By Priya Adlakha and Tanvi Bhatnagar
Sakal Media Group (SMG) registered a First Information Report (FIR) against a Journalist Prateek Chandragupt Goyal at Police Station Vishrambaug, Pune for offence under Section 103 of the Trade Marks Act, 1999, against which, the accused/Petitioner filed a Quashing Petition in the Hon’ble Bombay High Court. As an interim relief, it was directed that while the investigation shall continue, the charge-sheet could be filed only with the leave of the Hon’ble High Court. Petitioner’s statement was also recorded that he would appear before the Investigating Officer (IO) on a specific date and it was directed that the IO shall not insist for production of laptop and hard disk by the petitioner. Those interim orders, continued till the final hearing and disposal of the Quashing Petition.
The accused/Petitioner herein is a journalist, working with online news portal ‘Newslaundry’. He earlier worked with other Media entities, including ‘Sakal Times’. The Petitioner specializes in investigative journalism and that he has been working in this field since the year 2012.
Respondent SMG, which publishes newspapers in Marathi language called ‘Sakal’ and in English language called ‘Sakal Times’, registered a FIR against the Petitioner in September 2020, alleging that he committed an offence under Section 103 of the TM Act, by falsely applying trade mark of SMG in two articles authored by him and published in ‘Newslaundry’.
In the said two articles, the registered trade mark of the SMG and Sakal Times was shown with prominence at the top. The first article dt. March 27, 2020 was published with the heading ‘The future is bleak: Sakal Times staffers say they have been sacked in violation of Maharashtra order’. Second article was published on June 11, 2020, with the heading ‘They wanted to get rid of us: over 50 people laid off as Sakal Times closes down’.
According to SMG, these were highly defamatory articles and use of the official logos / trade mark of SMG and Sakal Times on these articles clearly amounted to falsely applying the said trade mark, thereby resulting in offence under Section 103 of the TM Act.
Prior to registration of FIR, SMG sent a legal notice dated June 06, 2020, to the Petitioner alleging that SMG was defamed, claiming an amount of Rs. 65,00,000/- from him, which was duly replied by Petitioner. Thereafter, SMG filed a suit for injunction against Newslaundry and the Petitioner, seeking relief of permanent injunction as well as removal of those articles. The said suit is pending adjudication.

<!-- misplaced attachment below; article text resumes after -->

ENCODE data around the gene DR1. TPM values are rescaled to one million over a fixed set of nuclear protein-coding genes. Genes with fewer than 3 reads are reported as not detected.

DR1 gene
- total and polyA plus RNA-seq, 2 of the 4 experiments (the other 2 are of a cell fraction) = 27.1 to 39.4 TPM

SUBMISSIONS ON BEHALF OF THE PETITIONER:
- Ingredients of the offence under Section 103 of TM Act were totally absent in the present case;
- Trademark of SMG was not applied by the Petitioner in relation to either any goods or any services, thereby indicating that there was no question of falsely applying the trade mark;
- If SMG’ trade mark was used by the Petitioner in any manner to show that the news portal in which the articles of the Petitioner were published, was itself shown as being a news portal of Sakal, then it could be said that the trade mark of SMG had been falsely applied, so as to attract the ingredients of the offence under Section 103. Such being not the case, the FIR had been wrongly registered against the Petitioner;
- SMG’s trade mark as shown in the Petitioner’s articles published on ‘Newslaundry’, was only to indicate that those specific articles pertained to SMG. In these circumstances, there was no question of the said trade mark being falsely applied to any goods or services, so as to attract the ingredients of the aforesaid offence;
- Petitioner’s action was protected as a nominative fair use of the trade mark of SMG under Section 30(1)(a) and (b) of TM Act.
- SMG has already initiated civil suit for injunction against the Petition, therefore, its grievance can be addressed there.
SUBMISSIONS ON BEHALF OF THE RESPONDENT:
- The Petitioner had clearly falsely applied the registered trade mark of SMG by prominently showing the mark on articles published on ‘Newslaundry’;
- The word ‘Sakal’ when clicked on online search, it led to the said articles authored by the Petitioner and published on ‘Newslaundry’, thereby demonstrating that the offence under Section 103 of TM Act was indeed committed;
- Emphasis was laid upon Section 102(2) (b) of TM Act that since SMG and the news portal ‘Newslaundry’ were in the same segment of providing news services, the offence u/S 103 was clearly committed;
- With regard to the defense of nominative fair use, it was argued that the Petitioner had no right to claim any protection because use of registered trade mark of SMG prominently in the article unfairly projected SMG, causing loss to its image and finances and relied upon the judgement of Madras High Court in the case of Consim Info Pvt. Ltd. Vs. Google India Pvt. Ltd. and Ors. 2010(6) CTC 813 and judgment of Delhi High Court in Hawakins Cookers Ltd. Vs. Murugan Enterprises 2012 SCC OnLine;